Palabras clave: Género. Hepatitis C. VIH. Usuarios de drogas por vía parenteral. Abuso de sustancias. Conductas de riesgo.
Women who inject drugs have substantially different needs and face higher risk of disease and violence than do male injecting drug users (IDU).1 Regarding HIV infection, gender has emerged as an important factor in both injection related and sexual risk taking in IDU in different parts of the world, with female IDU more likely than males to take risks that may lead to HIV infection.2-5 In particular, female IDU are more likely than males to have a sexual partner who also injects drugs6-9 as well as to engage in sex for money or drugs,2,7,10 both factors previously associated with a greater risk of HIV transmission.11,12 Despite this, many harm reduction programs do not respond to the specific needs of female IDU, such as a reproductive health care. At the same time, female IDU may also encounter barriers in accessing services because of household responsibilities, lack of family support, and lack of financial resources.13
Recent available data among IDU in Europe showed a prevalence of HIV of 13.6% among men and 21.5% among women. In contrast to HIV, prevalence for hepatitis C virus (HCV) was very similar in male and female IDU: 58.1% and 56.4%, respectively.14 The contrasting findings for HIV and HCV could suggest that the large gender difference in HIV prevalence is probably due to differences in sexual risks in males and females, in line with a previous European multicenter study in which sexual behaviour emerged as the strongest predictor of HIV in this population.15
The Spanish HIV epidemic has been characterized by extremely high rates in IDU from the mid 1980s to date,16 and previous studies have pointed to a higher HIV prevalence and incidence among female than male IDU.17 Few studies in Spain have been conducted on gender differences in risk behaviour among IDU. An understanding of these differences will have major implications for designing preventive programmes and interventions. This study aims to describe gender differences in injection and sexual risks behaviours, and HIV/HCV prevalence among IDU in Catalonia (Spain).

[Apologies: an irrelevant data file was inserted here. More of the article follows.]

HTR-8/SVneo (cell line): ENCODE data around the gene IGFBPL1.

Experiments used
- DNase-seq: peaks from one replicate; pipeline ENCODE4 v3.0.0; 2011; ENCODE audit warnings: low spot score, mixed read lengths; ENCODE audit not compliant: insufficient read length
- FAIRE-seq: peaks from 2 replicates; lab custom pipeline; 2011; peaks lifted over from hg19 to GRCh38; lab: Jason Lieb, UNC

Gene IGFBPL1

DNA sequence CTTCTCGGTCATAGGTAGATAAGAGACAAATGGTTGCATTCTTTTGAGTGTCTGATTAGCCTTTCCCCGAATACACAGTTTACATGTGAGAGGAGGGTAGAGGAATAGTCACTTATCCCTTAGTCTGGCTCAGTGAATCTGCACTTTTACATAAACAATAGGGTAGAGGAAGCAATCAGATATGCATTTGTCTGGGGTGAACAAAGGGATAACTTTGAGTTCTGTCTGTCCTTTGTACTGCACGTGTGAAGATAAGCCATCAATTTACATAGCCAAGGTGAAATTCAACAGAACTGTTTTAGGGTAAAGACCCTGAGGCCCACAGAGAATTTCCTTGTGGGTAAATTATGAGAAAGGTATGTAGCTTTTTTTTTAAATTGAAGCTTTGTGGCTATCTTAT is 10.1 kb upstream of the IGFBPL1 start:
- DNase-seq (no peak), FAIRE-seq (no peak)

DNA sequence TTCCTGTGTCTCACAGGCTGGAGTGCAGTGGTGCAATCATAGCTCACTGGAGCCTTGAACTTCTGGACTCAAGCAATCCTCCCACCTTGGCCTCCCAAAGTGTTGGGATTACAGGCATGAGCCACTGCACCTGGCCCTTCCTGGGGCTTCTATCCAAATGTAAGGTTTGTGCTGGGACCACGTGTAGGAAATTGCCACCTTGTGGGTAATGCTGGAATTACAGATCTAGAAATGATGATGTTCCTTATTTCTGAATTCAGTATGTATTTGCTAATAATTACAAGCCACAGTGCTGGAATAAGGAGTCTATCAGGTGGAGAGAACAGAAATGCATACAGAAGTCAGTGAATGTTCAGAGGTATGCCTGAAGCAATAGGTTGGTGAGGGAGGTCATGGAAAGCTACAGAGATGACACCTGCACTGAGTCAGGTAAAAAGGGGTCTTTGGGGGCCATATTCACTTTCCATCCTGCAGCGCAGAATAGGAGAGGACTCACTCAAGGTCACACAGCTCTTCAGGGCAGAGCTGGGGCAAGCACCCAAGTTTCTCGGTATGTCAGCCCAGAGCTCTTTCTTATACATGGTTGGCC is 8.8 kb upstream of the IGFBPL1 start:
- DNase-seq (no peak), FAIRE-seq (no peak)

Material and methods
As part of the Integrated HIV/STI Surveillance System (SIVES),18 biennial bio-behavioural surveillance surveys among IDU are implemented in Catalonia. In particular, two cross-sectional studies were carried out in 2008-2009 and 2010-2011 in the network of harm reduction centres. These centres provide needle exchange programs, supervised injecting facilities, and "outreach programs" defined as an approach for contacting drug users in their local neighbourhoods and providing them with education, risk reduction counselling and the means to change their risk behaviours related to HIV. The data from both surveys were combined in order to increase the number of women IDU and to have greater statistical power.
After collecting data on the number and characteristics of clients contacted by harm reduction centres in the previous year, a convenience stratified sample of 748 and 760 IDU was selected, respectively, according to the type of centre and country of origin using proportional allocation for each study. For the purpose of the study, participants who admitted having been completed a questionnaire in the previous survey were excluded to ensure independence of samples (N=163). The total sample included in the analysis was 1345. Individuals who reported having injected in the previous six months and who attended these centres were eligible to take part. Those who agreed to participate signed the informed consent document and received 24€.
Face to face interviews were conducted by trained interviewers using an anonymous structured questionnaire adapted from that of the World Health Organization.19 The questionnaire was translated into Spanish, Romanian, Russian, English, and French, and included questions on sociodemographic characteristics (country of origin, age, sex, education level, occupational status, where they live, in treatment for drug addiction), drug use (frequency of injection, sharing of syringes, drugs used), sexual practices (commercial sex work, use of condoms with steady and casual partners), access to free condoms, knowledge of HIV and HCV status and previous history of sexually transmitted infections (STI). The majority of questions regarding behaviour referred to the preceding 6 months.
Oral fluid samples were also taken anonymously to determine the prevalence of HIV and HCV infection. Anti-HIV antibodies were detected in oral fluid using Genscreen HIV1-2 v.2.0 from BIORAD according to the manufacturer's instructions (sensitivity=98.5%; specificity=100%)20; anti-HCV antibodies were detected using HCV 3.0 SAVe ELISA (sensitivity=86.7%; specificity=100%).21
Ethical approval was obtained from the Hospital Universitari Germans Trias i Pujol Ethics Committee. Details of the method have been reported elsewhere.22
Gender differences were examined using chi-square tests and the Fisher's exact test for categorical variables and the Mann-Whitney test for continuous variables. Logistic regression models were used to determine factors associated with being female after adjustment for some possible confounding factors such as the age (less than 35 or more), immigrant status (yes/no), and years of injection (less than 5 years or more). Statistical significance was set at p<0.05. The analyses were performed using SPSS version 17.